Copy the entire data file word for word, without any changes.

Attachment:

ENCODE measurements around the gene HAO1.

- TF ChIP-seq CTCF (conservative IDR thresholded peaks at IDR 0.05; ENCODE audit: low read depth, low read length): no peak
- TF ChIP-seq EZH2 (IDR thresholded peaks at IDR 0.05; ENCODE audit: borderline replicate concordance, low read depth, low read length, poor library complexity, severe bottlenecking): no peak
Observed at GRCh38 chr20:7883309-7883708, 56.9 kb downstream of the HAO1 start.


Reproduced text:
ENCODE measurements around the gene HAO1.

- TF ChIP-seq CTCF (conservative IDR thresholded peaks at IDR 0.05; ENCODE audit: low read depth, low read length): no peak
- TF ChIP-seq EZH2 (IDR thresholded peaks at IDR 0.05; ENCODE audit: borderline replicate concordance, low read depth, low read length, poor library complexity, severe bottlenecking): no peak
Observed at GRCh38 chr20:7883309-7883708, 56.9 kb downstream of the HAO1 start.